G. G. (George Gordon) Coulton.

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vouchsafed to them to return home and die. At which
v/ords came all the monks of that convent and said to
these three : " What do ye here ? " And they told
their story. Then said the Abbot : " Ye say that ye
are of this house ; yet we, who have been here eighty
years or more, have never seen or known you. Why
then do ye tell us such follies ? " " Nay," said they ;
'* but or ever ye were monks of this monastery, we
were monks here before you ; seven hundred years
have past since we set out hence for the holy Paradise
of Delights, wherefore the Brethren our companions
are dead, and this house hath seven times been renewed
with fresh folk since then. If ye believe us not, seek
now within the high altar, where ye shall find the
missal-book and memorial wherein our names are
written, with the hour and day and month and year of
our departure hence." At these words the abbot and
monks marvelled ; then without delay they went and
searched within the altar, and found how those monks
had set forth seven hundred years agone. At which
miracle they marvelled, and said among themselves :
" How may it be that these men have lived so long,
seeing that each appeareth of the age of thirty years ? "
Then said those three : " Marvel not at God's power,
to Whom no thing is impossible. We have been all
this time in that holy place, and these eyes of ours
have seen the angel Cherub, and we have walked with
the holy fathers Elias and Enoch, who themselves
have walked and eaten with Jesus Christ and have
touched him : after which we heard the sweet and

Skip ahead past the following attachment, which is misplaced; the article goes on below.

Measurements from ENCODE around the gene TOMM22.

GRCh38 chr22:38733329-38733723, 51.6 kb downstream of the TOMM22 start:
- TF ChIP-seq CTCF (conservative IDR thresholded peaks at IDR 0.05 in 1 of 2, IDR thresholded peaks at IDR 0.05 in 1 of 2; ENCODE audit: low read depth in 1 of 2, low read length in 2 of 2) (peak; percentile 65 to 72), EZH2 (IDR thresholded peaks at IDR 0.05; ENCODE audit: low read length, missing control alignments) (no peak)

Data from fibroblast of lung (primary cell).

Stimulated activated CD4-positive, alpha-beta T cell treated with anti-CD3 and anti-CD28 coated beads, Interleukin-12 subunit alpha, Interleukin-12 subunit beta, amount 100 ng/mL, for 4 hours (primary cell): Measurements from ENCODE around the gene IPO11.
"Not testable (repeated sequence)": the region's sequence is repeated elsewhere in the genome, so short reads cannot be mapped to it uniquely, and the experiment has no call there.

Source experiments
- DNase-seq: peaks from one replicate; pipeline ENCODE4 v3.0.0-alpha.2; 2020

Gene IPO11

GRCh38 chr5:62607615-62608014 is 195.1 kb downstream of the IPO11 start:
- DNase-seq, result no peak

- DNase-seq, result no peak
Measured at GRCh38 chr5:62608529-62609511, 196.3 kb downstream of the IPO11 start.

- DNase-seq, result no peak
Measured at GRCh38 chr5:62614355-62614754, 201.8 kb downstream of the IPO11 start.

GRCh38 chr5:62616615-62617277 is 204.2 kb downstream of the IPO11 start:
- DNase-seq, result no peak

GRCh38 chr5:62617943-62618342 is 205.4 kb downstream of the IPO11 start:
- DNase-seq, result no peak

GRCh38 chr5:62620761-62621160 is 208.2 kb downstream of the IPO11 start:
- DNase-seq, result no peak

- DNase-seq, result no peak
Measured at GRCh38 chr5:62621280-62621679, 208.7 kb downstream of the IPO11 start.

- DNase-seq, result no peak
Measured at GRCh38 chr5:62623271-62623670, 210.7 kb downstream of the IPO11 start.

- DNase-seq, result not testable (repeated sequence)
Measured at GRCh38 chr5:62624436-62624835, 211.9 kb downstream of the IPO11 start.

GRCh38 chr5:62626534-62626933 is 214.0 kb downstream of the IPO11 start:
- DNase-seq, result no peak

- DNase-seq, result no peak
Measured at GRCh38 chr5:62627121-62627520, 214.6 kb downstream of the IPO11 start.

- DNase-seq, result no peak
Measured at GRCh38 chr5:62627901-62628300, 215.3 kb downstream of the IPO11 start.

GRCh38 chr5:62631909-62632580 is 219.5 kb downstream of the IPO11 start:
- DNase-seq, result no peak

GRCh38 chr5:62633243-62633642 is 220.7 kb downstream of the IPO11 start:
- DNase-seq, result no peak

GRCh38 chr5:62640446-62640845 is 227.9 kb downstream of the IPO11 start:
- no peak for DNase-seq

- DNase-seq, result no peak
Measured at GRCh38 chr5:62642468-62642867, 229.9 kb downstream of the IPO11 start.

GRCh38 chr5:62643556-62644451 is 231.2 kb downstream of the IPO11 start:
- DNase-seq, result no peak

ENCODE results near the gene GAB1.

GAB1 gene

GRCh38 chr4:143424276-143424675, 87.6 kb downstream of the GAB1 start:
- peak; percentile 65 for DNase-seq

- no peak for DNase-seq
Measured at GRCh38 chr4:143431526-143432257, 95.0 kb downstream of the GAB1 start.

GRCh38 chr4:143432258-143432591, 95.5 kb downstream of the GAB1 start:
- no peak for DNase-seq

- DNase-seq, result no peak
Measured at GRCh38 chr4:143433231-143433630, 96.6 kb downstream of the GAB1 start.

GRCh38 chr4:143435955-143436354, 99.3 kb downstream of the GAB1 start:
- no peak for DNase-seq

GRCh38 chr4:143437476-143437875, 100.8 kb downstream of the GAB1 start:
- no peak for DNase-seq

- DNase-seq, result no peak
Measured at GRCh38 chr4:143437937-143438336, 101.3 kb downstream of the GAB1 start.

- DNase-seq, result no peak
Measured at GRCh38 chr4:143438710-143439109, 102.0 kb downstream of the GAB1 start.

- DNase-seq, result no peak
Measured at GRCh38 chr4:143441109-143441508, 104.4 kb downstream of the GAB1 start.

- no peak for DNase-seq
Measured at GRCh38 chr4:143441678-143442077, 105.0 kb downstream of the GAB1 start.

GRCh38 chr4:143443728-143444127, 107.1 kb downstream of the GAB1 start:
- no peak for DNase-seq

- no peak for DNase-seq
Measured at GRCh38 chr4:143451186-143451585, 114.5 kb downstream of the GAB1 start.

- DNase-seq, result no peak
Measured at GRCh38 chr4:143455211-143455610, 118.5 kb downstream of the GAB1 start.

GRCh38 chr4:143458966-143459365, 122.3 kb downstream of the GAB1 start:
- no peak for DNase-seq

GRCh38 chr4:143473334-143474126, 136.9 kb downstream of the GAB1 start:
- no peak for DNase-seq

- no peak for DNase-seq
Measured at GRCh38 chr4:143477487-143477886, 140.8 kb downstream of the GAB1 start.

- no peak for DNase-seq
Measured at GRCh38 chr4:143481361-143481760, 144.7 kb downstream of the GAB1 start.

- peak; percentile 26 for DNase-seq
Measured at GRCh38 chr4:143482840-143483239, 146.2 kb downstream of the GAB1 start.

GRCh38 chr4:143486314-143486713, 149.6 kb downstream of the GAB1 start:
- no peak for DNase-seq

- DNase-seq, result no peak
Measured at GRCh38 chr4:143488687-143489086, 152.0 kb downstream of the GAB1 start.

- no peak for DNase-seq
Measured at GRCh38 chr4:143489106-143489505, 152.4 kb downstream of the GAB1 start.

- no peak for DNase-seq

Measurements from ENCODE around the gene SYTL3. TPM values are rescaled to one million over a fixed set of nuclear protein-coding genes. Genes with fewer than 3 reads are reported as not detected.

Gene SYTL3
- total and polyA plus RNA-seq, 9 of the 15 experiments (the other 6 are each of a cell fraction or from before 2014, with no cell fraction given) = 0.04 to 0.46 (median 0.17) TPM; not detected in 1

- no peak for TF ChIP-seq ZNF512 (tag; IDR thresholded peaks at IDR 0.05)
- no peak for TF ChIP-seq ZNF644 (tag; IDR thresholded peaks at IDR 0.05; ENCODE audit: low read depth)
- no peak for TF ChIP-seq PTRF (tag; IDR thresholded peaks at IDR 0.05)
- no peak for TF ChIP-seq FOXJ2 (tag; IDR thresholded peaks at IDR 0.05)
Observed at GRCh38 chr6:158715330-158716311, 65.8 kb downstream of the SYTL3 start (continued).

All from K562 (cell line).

474 A. Medieval Garner.

beatific song of the angels, and it seemed to us that we
had|not been there full eight days. What then must
be the life of bliss, and the court of heaven ? Moreover,
we give you yet another sign : for after forty days we
shall fall suddenly dead, and at that moment our bodies
shall be dust and our souls shall go up to heaven, to
a mansion of quiet, there to rest in the life of bliss and
everlasting glory ; and the angels of heaven shall see
through our souls with their own eyes." Then the
Abbot and all his monks, to the number of an hundred,
fell to the earth, weeping and doing obeisance to those
three monks who told these mighty marvels of God's
glory. So it came to pass that, at the end of forty
days, these three monks abode on their knees before
the altar and wept for very joy of heart, while the
Abbot with his monks watched and worshipped with
great devotion. Then, when the forty days were
fulfilled, those holy monks turned to dust, wherefrom
proceeded so mighty an odour as though all the musk
and all fragrant things in the world had been there
gathered together ; and the Brethren saw with their
own eyes how the angels of heaven bore away those
holy souls with a sound of many songs. At which
sight the Abbot and his monks were much comforted,
and wept for very sweetness of love ; and from that
da3^ forward they lived in all holiness, even more than
in the past, by reason of these great marvels that they
had seen. Thus they lived in God's grace and love ;
and at their deaths they came to life everlasting. Amen.

The Limhurg Chronicle, which contains more details about costume
and popular songs than any other of the Middle Ages, was written by
Tilman von Wolfhagen, a married clerk and notary, settled at Limburg
on the Lahn (see Frontispiece). From the year 1347 onwards, as he
tells us, he himself remembers the events he chronicles. The record
ends with the year 1398, and Tilman died in 1402. He was no historian ;
but his hvely interest in the small events within his purview lends to
his chronicle a very special value. The edition here used is that of A.
Wyss in Mon. Germ. Hist., Deutsche ChroniJcen, torn. I.

The Limburg Chronicle.


225.— a ^malMBcer Cbconiclc.

OREOVER at this time (a.d. 1336) the town

I and folk of Limburg stood in very great

JjBj(:|^B3l honour and prosperity in population and

i;^sjfe53l in wealth ; for all the lanes and corners were